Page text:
The 9th grade curriculum includes five other six-week units, also problem-solving and thematic in design. The 10th grade curriculum includes four nine-week units. Upon the successful completion of the second year of Integrated Science, students receive credits in Biology 1-2 and Chemistry 1-2, thus meeting all of the district outcomes for these courses. In addition, they have been exposed to central concepts of earth science and physics. They are now ready to elect any upper-level course.

Unusual Inner-City Fare

We have found that our science course is relatively unique among integrated and thematic courses. First, such curriculums seem to be more common in smaller communities or suburban areas. As an inner-city school, we work with a more diverse student body, and our total enrollment of 1,400 students is relatively large.
Second, we do not work with a highly select, homogeneous student population, as do many teachers of integrated science courses. We serve all students in these courses—from special needs to gifted and talented—and we teach them in a heterogeneous setting.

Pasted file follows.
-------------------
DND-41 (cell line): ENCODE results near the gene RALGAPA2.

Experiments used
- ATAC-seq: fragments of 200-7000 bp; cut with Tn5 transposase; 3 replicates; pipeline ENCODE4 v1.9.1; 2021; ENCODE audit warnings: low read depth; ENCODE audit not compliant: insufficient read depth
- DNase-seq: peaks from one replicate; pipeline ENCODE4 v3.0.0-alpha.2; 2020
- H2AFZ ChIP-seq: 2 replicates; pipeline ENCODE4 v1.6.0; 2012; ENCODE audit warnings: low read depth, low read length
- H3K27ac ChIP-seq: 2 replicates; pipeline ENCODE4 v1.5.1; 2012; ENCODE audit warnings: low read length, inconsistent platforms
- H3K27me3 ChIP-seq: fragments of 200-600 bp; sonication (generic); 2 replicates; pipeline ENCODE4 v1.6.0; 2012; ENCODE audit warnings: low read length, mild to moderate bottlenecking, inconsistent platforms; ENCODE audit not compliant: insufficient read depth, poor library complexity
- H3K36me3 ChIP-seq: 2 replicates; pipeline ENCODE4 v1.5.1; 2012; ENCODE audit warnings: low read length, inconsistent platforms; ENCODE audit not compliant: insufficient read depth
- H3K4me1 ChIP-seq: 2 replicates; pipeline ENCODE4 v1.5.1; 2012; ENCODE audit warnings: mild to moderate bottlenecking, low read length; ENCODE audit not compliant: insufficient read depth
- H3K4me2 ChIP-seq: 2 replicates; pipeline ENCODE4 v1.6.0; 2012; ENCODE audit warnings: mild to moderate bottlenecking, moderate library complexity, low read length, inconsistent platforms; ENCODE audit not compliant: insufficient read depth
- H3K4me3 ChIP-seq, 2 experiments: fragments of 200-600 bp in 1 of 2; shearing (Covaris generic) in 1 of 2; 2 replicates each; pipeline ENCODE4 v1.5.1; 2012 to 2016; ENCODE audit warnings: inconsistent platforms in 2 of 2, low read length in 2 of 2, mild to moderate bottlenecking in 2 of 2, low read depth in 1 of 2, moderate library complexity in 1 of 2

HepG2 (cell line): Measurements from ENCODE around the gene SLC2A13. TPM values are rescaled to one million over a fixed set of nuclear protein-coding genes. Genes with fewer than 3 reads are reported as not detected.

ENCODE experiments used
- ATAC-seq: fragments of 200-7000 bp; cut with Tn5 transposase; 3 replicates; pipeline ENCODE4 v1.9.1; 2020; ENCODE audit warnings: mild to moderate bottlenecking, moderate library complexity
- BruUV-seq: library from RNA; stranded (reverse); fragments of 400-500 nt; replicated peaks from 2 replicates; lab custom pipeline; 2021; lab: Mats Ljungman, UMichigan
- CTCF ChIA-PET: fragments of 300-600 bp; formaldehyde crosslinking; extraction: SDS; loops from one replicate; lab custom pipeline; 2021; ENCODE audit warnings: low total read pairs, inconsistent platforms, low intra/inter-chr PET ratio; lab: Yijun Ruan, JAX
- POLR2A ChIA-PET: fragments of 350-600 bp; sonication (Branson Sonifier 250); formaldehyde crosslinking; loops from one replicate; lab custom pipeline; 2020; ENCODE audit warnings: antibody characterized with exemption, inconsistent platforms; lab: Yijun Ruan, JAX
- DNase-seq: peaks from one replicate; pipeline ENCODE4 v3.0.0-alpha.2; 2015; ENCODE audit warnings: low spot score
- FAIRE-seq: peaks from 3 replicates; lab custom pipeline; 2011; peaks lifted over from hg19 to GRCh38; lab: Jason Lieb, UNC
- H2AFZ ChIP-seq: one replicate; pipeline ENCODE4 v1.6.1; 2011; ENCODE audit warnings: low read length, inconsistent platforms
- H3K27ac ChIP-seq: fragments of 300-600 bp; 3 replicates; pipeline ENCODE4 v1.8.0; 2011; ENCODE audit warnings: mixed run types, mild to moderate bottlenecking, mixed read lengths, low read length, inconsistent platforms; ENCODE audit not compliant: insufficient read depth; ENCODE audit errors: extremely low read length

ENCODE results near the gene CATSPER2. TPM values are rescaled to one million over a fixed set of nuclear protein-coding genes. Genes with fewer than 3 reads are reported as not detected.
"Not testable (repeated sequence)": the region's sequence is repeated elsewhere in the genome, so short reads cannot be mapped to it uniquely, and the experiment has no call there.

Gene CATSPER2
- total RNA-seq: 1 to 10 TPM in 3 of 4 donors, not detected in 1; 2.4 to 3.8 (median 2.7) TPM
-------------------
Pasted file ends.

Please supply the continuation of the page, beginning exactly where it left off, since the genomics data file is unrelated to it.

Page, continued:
Third, our curriculum is project-based, and each project incorporates all science disciplines. By contrast, some schools minimally integrate the curriculum by including bits of each discipline in a layer cake manner.
Finally, we infuse a wide variety of technology into the curriculum in an attempt to make all students technologically competent.
In general, teachers hold high expectations for all students, and students—not the teacher—are at the center of the class. This is a departure from our old fundamentals classes, where students were likely to be involved with more worksheets and less hands-on learning.

An Engaged Classroom

If you drop into one of our Integrated Science classes, what do you see? On one typical day, students entered their classroom quietly, chatting amiably, gathering necessary materials, and continuing with their ongoing projects, without teacher instruction. They were responsible for directing their own work on a final product, and they knew the due date. They also knew how to access necessary information, and several asked for passes to make a phone call or to go to the library. Some asked the teacher to log them in to the Internet.